And by doing that, like, you know, staying true to the nation saying, we only do this, this is our specialty, that reinforces in the customer’s mind that this is this is all you do. Like this is your heart. You know, you’re you’re you’re an authority in that space.

John Ekman 46:55
I think I think it comes with a kind of comes with a territory is like if you’re saying like, We’re the biggest, and we’re also only dedicated this then people with that people would assume like Oh, then you must be the best. And and yeah, yeah. So if they go hand in hand,

Richard Joe 47:12
the other point, you’ve got point nine, we almost means is No, you’ll know your limits.

John Ekman 47:17
Yeah. So then I so we touched on that in the in the beginning about when I talked about the exit that I did with a company and yeah, and I like i said i i was I’ve never been a manager for more than five people in my life. So already, when we were only five I got a I got a CEO, I gave him an A sizable stake in the company. But I just figured a fee together can grow this bigger, faster than the steak again, wait to him then says there was zero sum game for me. So I think too many people don’t realize what they’re good at and what they’re not good at. And I was possibly a little bit lucky. Because when I did this now 13 years ago, so I was I had some I dumped some things previously. So I learned a little bit about myself, but I understood my limits better than I guess for somebody who’s starting this who’s like, who’s like 25 or 30. That’s, that’s then you, you know, you haven’t come to the conclusions about yourself. But I was a little bit lucky in that sense. But I, I really also I acted on it. And I just fairly quickly understood what I should do and what other people should be doing. And I and then I went out and proactively look for people to fill those positions. And I, I think that’s, that’s something that that a lot of founders do. They try to stretch themselves too much in into various things that they think they can do, but actually will be better if other people do it. But then, on the other hand, I actually got pretty lucky because there’s this SEO thing that I did, that turned out to be quite successful. And it’s that’s a really difficult hire. Because like you have you hear so many stories, are you getting the external SEO, and it doesn’t friggin work. It’s like this, it’s an absolute disaster. And it’s almost it almost wrecks the company, because then that person needs to leave and once your shares back and you need to pay them out, and then you get into this financial problem. And so you can get into all kinds of trouble. So I usually say that I’m the I’m, I suck at recruiting, because I I’m very, I It’s like I only get like the Nobel Prize winners or the or the total, like train wrecks. It’s like nothing in between is like it’s either stellar or disaster. So I was I was lucky this time I saw but that I think was that that was actually very, very important part of the all my recipe for success, to see your limit to act on it and get some other people in to help you with with complementary competencies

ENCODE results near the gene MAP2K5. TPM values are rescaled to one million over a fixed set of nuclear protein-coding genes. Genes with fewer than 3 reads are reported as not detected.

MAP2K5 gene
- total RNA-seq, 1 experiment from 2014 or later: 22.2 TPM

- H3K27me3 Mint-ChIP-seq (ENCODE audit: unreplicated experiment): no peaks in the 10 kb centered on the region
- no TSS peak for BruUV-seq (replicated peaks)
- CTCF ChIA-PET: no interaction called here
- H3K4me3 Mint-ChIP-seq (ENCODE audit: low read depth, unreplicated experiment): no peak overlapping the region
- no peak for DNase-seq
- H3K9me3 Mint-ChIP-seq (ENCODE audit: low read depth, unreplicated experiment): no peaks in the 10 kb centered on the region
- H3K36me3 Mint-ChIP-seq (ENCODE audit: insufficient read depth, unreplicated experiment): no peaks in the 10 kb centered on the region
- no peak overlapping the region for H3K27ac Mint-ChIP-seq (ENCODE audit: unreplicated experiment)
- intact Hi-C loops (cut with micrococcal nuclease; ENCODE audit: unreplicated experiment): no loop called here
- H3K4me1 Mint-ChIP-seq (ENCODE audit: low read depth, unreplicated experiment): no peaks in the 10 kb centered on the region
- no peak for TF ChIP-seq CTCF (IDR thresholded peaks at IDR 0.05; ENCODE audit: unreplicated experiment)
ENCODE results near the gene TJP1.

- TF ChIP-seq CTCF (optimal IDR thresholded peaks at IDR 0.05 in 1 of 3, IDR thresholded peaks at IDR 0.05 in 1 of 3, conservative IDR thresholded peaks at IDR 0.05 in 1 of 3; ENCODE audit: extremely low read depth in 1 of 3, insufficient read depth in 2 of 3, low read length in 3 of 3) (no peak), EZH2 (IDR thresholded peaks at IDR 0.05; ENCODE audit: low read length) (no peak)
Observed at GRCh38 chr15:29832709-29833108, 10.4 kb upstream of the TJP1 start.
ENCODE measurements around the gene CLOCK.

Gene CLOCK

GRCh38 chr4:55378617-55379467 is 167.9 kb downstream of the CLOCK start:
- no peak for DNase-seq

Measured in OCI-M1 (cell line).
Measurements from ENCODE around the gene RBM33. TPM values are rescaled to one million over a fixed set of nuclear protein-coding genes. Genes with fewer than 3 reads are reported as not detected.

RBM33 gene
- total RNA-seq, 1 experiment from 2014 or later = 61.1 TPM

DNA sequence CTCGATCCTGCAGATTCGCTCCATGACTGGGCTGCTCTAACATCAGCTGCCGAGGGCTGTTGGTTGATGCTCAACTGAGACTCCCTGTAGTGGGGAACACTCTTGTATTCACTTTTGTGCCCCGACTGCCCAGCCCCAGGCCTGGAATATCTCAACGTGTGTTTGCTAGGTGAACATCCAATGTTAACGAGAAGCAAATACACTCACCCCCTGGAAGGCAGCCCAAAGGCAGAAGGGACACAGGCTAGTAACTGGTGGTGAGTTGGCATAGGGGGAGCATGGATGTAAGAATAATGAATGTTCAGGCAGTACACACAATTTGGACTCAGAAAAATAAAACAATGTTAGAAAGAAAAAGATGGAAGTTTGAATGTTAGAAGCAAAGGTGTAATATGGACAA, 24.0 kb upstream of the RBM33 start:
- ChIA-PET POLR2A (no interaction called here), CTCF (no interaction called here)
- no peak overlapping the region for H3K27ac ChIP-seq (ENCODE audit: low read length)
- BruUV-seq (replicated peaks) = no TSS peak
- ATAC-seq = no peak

Richard Joe 49:48
by outsourcing that part. What are you doing on a day to day basis?

John Ekman 49:53